A softmax layer 404 may be utilized to provide a probability regarding the position of an appendix. In an embodiment, to assist in producing accurate probabilities for the position of the appendix, a system may use a DropOut method. A DropOut method may be implemented during training of the convolutional neural network to assist in restricting overfitting data, for example, assisting that neighboring pixel data is not interpreted when concentrating on a single pixel, as mentioned previously. The DropOut method may ensure that, as the classification data is being interpreted, the data remains affiliated with a classification group and avoids overfitting. Overfitting would occur if data associated with a neighboring pixel is classified with a pixel being concentrated on. Additionally, a DropOut method may prevent the use of a standard parameters to assist with generalization. In an embodiment, a DropOut may behave as a regularizer when training the CNN, which may prevent the co-adaptation of units in a system. The ability to work independently and without standard parameters may permit a system to accept a wider variety of information that may not fit into conventional uses of a DropOut method. Increasing the amount of information that may be allowed into a system may assist in gaining valuable new data, as well as may permit generalizations.

In addition to the use of a DropOut method to ensure that information regarding the probability of a position of an appendix is accurate, an embodiment may utilize rectified linear units (ReLU) as a neuron activation function to assist a system in maintaining a high-speed process. The use of batch normalization may also assist in maintaining this high-speed system. ReLU may assist a system in translating the information produced, regarding the probability of the location of the appendix, to an understandable output signal. ReLU may permit a system to function at its greatest potential, and may also provide information to the segmentation aspect of the process. Regarding batch normalization, the activations affiliated with using ReLU may be adjusted and scaled so that the information provided by the three cascaded layers of convolutional filters and two fully-connected neural layers may be understood and utilized.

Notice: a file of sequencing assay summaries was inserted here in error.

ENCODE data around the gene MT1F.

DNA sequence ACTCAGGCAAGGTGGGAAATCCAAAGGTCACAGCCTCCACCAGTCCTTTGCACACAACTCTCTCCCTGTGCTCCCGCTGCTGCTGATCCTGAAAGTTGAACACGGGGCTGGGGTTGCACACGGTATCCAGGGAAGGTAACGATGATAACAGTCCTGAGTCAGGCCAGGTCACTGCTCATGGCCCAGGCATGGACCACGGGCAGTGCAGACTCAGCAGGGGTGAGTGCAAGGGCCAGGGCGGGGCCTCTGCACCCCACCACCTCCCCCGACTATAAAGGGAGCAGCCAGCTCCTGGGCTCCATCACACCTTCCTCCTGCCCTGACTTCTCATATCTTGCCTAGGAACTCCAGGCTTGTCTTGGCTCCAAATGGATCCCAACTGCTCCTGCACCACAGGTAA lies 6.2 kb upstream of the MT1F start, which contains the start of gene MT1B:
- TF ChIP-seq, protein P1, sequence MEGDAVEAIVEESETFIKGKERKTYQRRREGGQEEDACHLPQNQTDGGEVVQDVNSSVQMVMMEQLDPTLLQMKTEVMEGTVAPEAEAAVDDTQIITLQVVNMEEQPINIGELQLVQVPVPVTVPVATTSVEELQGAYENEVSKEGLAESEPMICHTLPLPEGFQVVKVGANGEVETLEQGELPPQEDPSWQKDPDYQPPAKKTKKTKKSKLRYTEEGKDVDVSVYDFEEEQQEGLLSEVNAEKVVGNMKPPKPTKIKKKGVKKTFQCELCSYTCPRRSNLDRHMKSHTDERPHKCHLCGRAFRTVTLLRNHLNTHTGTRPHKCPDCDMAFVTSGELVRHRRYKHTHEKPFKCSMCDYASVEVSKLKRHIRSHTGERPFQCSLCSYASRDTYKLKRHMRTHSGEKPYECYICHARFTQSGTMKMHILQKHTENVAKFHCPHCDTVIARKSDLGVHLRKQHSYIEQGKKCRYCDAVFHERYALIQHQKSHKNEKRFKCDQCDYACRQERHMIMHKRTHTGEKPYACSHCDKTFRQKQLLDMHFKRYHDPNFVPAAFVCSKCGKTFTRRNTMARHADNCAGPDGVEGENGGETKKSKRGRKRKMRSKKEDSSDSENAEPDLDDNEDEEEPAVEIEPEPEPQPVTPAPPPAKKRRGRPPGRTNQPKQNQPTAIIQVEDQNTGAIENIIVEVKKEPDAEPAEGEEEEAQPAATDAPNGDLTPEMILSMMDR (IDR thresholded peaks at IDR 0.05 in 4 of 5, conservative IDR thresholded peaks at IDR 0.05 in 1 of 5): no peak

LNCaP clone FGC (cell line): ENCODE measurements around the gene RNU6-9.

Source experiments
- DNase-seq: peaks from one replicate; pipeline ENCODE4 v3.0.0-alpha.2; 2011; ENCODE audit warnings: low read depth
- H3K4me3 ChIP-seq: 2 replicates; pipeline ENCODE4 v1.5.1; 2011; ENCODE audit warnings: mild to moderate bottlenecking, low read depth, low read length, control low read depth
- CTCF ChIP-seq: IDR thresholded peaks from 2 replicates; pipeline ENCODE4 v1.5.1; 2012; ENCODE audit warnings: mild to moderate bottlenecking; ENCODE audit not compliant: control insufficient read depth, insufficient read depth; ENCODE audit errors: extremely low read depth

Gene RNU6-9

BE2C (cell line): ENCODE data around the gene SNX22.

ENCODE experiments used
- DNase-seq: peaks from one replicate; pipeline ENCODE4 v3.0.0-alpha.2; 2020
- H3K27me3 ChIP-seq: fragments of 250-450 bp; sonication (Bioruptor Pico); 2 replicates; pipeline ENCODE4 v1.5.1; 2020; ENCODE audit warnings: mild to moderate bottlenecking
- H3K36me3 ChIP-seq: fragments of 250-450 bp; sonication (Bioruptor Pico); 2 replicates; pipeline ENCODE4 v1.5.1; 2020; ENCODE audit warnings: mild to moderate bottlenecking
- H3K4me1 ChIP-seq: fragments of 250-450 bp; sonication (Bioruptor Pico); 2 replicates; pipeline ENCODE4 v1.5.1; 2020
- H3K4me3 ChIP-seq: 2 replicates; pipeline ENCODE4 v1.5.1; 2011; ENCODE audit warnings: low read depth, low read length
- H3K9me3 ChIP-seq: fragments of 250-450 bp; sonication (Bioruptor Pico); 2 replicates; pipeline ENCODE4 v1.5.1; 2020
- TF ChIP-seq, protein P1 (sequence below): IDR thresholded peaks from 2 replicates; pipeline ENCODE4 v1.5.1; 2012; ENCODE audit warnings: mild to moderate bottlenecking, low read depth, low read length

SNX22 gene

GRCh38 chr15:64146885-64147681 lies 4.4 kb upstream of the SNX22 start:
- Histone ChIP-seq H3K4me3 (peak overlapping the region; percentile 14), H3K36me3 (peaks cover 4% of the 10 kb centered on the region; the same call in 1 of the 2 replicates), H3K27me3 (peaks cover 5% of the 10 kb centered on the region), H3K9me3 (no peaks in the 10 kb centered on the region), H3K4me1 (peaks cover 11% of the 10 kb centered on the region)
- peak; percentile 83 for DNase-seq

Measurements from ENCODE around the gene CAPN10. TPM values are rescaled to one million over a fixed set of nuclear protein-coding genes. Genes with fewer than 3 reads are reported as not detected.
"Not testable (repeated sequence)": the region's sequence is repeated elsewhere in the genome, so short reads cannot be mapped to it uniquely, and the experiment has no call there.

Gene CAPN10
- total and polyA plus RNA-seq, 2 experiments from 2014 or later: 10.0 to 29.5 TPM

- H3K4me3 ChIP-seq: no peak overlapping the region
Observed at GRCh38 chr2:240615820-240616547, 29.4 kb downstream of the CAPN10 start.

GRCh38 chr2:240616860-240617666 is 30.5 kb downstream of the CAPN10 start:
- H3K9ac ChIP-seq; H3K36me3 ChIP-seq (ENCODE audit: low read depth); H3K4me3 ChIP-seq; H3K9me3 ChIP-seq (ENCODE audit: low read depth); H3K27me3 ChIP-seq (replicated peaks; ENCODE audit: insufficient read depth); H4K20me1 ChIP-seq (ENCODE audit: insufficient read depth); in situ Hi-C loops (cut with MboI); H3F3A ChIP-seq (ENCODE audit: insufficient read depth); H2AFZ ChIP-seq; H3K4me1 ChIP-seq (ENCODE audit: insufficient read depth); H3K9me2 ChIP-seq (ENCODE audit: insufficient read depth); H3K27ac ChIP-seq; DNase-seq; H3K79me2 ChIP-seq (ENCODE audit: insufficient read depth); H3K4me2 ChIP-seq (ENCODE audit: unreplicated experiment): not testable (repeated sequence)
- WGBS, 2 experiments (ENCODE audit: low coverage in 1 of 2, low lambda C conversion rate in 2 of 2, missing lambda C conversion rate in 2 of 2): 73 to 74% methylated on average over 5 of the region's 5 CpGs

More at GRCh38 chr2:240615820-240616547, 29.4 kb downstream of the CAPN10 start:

In the second stage model, referring to FIG. 3 at 303, and FIG. 5, a system may utilize an encoder-decoder network to segment each of the plurality of image slices that are included in each of the plurality of classification groups that were produced in the first stage of the model. In an embodiment, the encoder-decoder network implemented may include a contracting and expanding path. The contracting and expanding paths may each consist of three or more convolutional blocks, where each convolutional block may contain two convolutional layers for filtering, and a ReLU and batch normalization layer for neuron activation. As the image slices are processed by the encoder-decoder network, a system may utilize the outputted segmentation data to produce a probability mask predicting an appendix location.

In an embodiment, the contracting path present in the encoder-decoder network may utilize a max-pooling layer after each convolutional layer to assist in summarizing the segmentations of each image slice passed through. Each slice included in a classification group produced in the first stage model may be analyzed to recognize the appendix specific features. During the training stage, the segmentation may be trained with the cropped DICOM images (CT images) in conjunction with the image slices, to correlate the appendix specific features with possible locations of the appendix. Thus, during a deployment stage, when new image slices are fed through the encoder-decoder network, a system may be able to recognize appendix specific features and make high-quality predictions associated with the possible position of the appendix. All predictions of possible positions for the appendix may be summarized by the max-pooling layer and created into feature maps. The trained contracting path may segment the feature maps until only the highest-quality predictions remain, which are then fed into the expanding path.